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Efforts to move bison have a long history


During Wednesday's hearing, Cory Swanson, the lawyer representing ranchers, Valley County commissioners and state Sen. Rick Ripley, R-Wolf Creek, against Montana Fish, Wildlife and Parks, spent the day arguing that FWP was trying to speedily and quietly move bison onto the Fort Peck and Fort Belknap Indian reservations. But FWP and its supporters say the process began more than 20 years ago.

In 2000, several agencies including FWP, the National Park Service, the U. S. Forest Service, USDA Animal and Plant Health Inspection Service and the Montana Department of Livestock adopted the Interagency Bison Management Plan, "after 10 years of negotiations. More than 67,000 public comments were received and considered, " according to the IBMP page on the FWP website.

The plan set up a multi-part pilot program to take two groups of bison from Yellowstone National Park, guarantee they are brucellosis-free and then give them to other groups that want to raise bison.

In Phase 1 of the plan, which started in 2004, 100 bison calves that would have otherwise simply been slaughtered were taken from Yellowstone. These bison were tested for brucellosis, and any that were found to have the disease were killed.

Half of the survivors that didn't have brucellosis were killed anyway for further study and to extract tissue samples.

In phases 2 and 3, in 2005 and 2006, the remaining bison were raised and tests continued. FWP's Wildlife Bureau Chief Ken McDonald said the female bison were all bred and during reproduction and birthing studied to see if hormone rush caused any latent brucellosis to emerge.

Phase 4 was to find where to put these bison that, according to McDonald, the FWP veterinarians are "super-confident" do not have brucellosis.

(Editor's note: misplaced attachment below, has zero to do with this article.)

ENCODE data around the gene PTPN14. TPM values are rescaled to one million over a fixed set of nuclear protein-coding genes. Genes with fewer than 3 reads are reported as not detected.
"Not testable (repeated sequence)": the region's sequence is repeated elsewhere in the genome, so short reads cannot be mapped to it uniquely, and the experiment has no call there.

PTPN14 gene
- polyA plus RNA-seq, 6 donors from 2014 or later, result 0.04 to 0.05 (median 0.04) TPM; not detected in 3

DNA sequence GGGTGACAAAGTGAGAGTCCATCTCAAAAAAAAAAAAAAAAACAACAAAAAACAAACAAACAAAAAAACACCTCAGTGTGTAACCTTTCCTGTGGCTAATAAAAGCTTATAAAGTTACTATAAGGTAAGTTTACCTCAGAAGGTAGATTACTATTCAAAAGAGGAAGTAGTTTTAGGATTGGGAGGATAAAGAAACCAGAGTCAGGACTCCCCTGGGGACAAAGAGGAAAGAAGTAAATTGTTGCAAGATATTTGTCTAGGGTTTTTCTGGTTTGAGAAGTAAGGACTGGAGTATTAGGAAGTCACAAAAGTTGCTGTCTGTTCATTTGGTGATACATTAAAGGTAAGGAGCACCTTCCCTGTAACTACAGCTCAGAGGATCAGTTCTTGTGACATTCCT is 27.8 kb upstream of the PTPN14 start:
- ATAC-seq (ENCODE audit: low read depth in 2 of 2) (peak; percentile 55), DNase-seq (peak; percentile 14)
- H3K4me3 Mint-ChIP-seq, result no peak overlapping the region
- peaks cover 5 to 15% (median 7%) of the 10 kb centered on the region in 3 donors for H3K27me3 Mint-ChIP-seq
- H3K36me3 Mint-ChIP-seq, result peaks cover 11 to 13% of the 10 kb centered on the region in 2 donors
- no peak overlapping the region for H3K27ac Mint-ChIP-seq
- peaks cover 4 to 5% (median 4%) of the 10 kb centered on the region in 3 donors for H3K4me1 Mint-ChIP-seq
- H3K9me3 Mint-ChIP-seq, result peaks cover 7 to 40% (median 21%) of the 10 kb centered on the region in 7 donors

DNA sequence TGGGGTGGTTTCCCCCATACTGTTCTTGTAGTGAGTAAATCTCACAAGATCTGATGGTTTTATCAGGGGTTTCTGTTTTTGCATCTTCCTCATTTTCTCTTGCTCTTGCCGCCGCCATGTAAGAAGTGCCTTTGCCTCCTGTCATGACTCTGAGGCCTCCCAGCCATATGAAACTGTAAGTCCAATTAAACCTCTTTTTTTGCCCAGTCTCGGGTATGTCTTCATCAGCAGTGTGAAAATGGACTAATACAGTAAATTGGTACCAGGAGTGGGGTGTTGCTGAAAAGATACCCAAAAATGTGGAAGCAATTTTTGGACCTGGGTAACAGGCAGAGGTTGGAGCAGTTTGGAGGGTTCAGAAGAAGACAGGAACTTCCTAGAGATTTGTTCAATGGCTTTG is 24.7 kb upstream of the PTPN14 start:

The first group was given to a private ranch called the Green Ranch, run by Turner Enterprises. The Green Ranch promised to hold the bison for five years, watching them for any new brucellosis development.

At the end of the five years, the Green Ranch will return all of the original bison and 25 percent of any new bison. The ranch will keep all of the remaining offspring.

For the other group, FWP received a few requests.

The bison were originally going to be sent to the Northern Arapahoe reservation in Wyoming, before the reservation voted to reject the transfer.

The new plan was to send the second group to Fort Peck and then transfer half of them to Fort Belknap, where they would be held in an 800-acre holding pen for three years.

In those three years, Belknap planned on selling off the commercial livestock bison they already hold and eventually releasing the Yellowstone bison to roam a larger portion of the reservation.

After last month's temporary restraining order, that was upheld by 17th District Judge John McKeon at the end of Wednesday's hearing, the bison that had been transferred to Fort Peck already have to stay there at least until a final decision is made in the next 30 days.

Swanson said that he and his clients do not want to stop the plan in total. They just want to make sure that neighboring farmers and ranchers have someone to hold accountable, should these bison cause any trouble.


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